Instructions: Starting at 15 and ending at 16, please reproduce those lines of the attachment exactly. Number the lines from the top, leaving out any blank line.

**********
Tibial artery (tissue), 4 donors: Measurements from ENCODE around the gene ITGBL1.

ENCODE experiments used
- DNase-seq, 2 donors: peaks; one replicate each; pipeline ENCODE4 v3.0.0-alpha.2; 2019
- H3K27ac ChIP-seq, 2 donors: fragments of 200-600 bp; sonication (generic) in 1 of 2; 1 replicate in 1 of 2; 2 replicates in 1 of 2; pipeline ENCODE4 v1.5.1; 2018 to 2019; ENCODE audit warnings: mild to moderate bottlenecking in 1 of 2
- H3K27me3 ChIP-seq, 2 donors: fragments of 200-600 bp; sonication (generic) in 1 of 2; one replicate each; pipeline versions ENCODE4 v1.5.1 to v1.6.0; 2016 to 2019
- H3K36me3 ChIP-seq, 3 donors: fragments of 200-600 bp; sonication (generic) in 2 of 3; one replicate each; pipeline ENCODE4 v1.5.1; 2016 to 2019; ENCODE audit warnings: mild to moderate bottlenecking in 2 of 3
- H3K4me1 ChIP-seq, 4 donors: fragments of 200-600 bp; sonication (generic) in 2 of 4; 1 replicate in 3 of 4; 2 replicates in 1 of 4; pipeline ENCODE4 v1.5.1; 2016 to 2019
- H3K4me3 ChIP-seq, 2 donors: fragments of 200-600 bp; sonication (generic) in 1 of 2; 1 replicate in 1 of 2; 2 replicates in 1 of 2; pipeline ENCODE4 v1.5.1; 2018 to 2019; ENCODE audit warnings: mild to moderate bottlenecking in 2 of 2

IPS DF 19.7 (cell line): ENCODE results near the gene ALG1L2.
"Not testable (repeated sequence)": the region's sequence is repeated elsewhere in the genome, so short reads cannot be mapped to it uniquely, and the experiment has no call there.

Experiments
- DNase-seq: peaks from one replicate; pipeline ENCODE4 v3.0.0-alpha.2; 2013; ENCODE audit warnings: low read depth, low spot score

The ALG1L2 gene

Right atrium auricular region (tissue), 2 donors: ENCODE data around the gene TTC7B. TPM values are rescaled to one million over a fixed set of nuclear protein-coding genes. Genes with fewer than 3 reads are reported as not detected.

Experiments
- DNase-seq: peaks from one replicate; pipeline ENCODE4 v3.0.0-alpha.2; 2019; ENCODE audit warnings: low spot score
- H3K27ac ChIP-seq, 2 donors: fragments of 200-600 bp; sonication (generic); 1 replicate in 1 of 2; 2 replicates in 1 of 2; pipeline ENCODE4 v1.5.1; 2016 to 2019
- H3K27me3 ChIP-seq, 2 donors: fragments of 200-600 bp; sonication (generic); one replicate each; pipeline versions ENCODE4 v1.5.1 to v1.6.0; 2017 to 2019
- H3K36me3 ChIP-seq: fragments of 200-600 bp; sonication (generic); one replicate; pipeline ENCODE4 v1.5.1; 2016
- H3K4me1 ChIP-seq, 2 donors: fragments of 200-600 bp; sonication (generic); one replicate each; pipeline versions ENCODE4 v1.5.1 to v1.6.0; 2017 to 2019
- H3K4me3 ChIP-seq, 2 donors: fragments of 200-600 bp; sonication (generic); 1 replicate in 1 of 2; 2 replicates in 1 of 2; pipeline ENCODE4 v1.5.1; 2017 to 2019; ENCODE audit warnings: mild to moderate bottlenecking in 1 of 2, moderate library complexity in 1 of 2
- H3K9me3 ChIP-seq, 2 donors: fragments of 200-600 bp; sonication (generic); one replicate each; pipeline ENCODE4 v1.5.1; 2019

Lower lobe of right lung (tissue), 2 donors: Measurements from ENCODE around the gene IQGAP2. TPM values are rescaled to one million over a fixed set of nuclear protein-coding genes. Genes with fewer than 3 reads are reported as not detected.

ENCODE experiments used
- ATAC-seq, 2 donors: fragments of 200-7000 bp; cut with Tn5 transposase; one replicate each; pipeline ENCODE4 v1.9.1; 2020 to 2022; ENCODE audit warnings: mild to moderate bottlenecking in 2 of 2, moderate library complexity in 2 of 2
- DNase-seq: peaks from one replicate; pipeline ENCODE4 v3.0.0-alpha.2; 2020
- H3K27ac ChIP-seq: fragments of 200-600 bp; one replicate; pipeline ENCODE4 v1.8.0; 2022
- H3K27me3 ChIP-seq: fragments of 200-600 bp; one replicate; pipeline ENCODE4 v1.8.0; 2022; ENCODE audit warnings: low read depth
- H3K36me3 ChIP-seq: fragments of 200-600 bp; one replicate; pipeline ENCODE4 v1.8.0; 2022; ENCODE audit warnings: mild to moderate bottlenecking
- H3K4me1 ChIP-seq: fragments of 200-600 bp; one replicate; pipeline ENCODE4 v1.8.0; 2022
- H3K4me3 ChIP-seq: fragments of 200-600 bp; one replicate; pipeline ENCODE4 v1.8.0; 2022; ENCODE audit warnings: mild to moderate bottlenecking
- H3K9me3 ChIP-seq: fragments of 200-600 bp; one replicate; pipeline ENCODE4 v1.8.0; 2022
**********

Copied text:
Experiments
- DNase-seq: peaks from one replicate; pipeline ENCODE4 v3.0.0-alpha.2; 2019; ENCODE audit warnings: low spot score